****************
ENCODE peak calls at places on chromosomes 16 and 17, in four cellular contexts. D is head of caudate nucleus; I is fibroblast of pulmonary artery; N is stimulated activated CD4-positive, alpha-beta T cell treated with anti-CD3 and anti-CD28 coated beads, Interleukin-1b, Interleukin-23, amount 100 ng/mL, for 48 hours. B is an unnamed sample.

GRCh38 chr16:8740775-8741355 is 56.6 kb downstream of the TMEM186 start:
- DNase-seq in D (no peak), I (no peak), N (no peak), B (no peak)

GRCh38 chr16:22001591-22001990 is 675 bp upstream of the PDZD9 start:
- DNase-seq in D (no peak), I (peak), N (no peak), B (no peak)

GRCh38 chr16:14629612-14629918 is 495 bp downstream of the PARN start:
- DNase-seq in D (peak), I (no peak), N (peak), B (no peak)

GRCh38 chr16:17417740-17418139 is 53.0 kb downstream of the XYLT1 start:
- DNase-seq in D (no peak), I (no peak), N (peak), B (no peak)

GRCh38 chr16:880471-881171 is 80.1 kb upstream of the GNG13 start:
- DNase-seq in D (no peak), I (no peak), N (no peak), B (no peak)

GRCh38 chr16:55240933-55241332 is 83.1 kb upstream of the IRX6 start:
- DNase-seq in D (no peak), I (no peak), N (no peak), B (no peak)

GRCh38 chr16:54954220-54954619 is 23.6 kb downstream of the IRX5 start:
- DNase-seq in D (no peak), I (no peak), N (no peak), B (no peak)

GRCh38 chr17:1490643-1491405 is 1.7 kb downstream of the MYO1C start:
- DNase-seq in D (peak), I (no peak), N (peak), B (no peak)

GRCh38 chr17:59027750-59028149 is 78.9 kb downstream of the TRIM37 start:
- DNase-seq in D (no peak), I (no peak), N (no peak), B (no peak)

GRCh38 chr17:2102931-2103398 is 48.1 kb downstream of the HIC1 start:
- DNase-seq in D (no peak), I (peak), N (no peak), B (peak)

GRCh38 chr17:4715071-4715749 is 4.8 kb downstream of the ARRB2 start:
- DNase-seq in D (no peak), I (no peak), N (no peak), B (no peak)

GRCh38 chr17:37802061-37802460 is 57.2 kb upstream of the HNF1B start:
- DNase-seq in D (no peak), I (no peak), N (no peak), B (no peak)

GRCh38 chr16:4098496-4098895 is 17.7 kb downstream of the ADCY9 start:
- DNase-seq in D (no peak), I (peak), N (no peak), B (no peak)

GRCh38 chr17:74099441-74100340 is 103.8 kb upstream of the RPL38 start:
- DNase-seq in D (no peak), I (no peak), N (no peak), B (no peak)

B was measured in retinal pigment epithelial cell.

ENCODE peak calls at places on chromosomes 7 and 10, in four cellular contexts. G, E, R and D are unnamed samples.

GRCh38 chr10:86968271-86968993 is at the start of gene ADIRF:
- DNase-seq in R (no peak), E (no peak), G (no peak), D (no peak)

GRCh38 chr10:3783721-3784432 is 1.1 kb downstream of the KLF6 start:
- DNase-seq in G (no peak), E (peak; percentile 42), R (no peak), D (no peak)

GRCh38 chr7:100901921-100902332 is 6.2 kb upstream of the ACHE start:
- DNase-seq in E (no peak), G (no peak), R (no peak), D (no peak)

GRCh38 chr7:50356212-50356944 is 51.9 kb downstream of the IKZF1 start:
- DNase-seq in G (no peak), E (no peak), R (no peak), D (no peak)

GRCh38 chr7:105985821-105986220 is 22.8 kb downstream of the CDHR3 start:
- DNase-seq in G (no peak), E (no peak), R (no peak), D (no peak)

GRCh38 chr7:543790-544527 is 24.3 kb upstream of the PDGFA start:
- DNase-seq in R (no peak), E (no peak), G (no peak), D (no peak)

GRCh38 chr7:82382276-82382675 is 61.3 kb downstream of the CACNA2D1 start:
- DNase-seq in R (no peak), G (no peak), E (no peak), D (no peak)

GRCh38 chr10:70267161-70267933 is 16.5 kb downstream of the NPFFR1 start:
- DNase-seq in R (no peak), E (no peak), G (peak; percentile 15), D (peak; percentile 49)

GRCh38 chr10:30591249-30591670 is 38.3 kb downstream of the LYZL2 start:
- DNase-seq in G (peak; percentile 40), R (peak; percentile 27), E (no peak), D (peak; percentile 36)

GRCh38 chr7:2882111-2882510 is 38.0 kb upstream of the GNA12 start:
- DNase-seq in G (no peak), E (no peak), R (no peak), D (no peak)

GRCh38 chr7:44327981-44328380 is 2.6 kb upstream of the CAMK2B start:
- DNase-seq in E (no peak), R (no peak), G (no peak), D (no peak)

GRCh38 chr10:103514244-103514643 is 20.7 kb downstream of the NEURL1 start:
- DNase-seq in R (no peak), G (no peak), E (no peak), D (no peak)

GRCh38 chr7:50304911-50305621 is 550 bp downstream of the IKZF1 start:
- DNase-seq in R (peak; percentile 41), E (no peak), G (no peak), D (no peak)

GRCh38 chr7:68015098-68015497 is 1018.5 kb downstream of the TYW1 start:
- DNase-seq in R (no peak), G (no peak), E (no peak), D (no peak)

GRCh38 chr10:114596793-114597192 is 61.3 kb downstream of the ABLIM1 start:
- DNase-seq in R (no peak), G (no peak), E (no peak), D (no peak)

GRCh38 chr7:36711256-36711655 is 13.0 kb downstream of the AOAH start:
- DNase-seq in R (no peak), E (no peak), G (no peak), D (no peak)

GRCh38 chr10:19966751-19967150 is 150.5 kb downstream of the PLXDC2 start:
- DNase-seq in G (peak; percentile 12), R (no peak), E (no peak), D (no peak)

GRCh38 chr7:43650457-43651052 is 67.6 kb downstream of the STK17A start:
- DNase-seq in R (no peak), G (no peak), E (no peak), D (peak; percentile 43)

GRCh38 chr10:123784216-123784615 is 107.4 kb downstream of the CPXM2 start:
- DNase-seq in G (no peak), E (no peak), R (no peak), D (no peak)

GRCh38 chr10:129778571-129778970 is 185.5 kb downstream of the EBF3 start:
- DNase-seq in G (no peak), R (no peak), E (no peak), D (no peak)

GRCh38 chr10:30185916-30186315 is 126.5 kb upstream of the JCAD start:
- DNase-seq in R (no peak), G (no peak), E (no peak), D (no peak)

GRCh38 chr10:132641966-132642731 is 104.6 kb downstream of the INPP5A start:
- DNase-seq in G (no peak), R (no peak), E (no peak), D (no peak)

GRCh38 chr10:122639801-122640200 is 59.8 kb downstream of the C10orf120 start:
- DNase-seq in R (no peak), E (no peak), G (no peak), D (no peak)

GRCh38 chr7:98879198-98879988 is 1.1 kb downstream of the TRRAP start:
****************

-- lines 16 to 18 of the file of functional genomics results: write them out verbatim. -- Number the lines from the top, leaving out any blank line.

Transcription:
GRCh38 chr17:1490643-1491405 is 1.7 kb downstream of the MYO1C start:
- DNase-seq in D (peak), I (no peak), N (peak), B (no peak)

GRCh38 chr17:59027750-59028149 is 78.9 kb downstream of the TRIM37 start: